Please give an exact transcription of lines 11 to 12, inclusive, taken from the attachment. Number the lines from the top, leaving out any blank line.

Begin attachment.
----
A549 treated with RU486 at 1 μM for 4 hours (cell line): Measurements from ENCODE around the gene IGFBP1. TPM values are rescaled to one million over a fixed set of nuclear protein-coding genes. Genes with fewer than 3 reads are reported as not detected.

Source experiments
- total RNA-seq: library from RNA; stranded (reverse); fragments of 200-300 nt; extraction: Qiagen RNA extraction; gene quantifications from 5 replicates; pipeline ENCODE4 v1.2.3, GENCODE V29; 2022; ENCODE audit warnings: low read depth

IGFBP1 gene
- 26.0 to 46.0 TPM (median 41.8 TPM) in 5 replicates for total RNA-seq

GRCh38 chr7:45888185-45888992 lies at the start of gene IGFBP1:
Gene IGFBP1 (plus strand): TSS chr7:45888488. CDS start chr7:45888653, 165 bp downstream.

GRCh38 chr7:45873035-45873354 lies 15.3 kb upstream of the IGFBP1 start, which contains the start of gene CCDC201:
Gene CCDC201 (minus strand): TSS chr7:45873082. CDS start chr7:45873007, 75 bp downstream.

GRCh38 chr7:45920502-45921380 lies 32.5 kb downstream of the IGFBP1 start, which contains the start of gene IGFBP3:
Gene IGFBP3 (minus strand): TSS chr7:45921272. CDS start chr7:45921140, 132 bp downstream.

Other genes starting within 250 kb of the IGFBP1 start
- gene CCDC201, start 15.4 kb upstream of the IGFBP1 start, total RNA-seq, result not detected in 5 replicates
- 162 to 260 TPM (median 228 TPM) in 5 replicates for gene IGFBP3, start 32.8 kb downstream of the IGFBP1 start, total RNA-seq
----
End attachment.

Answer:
Gene IGFBP3 (minus strand): TSS chr7:45921272. CDS start chr7:45921140, 132 bp downstream.

Other genes starting within 250 kb of the IGFBP1 start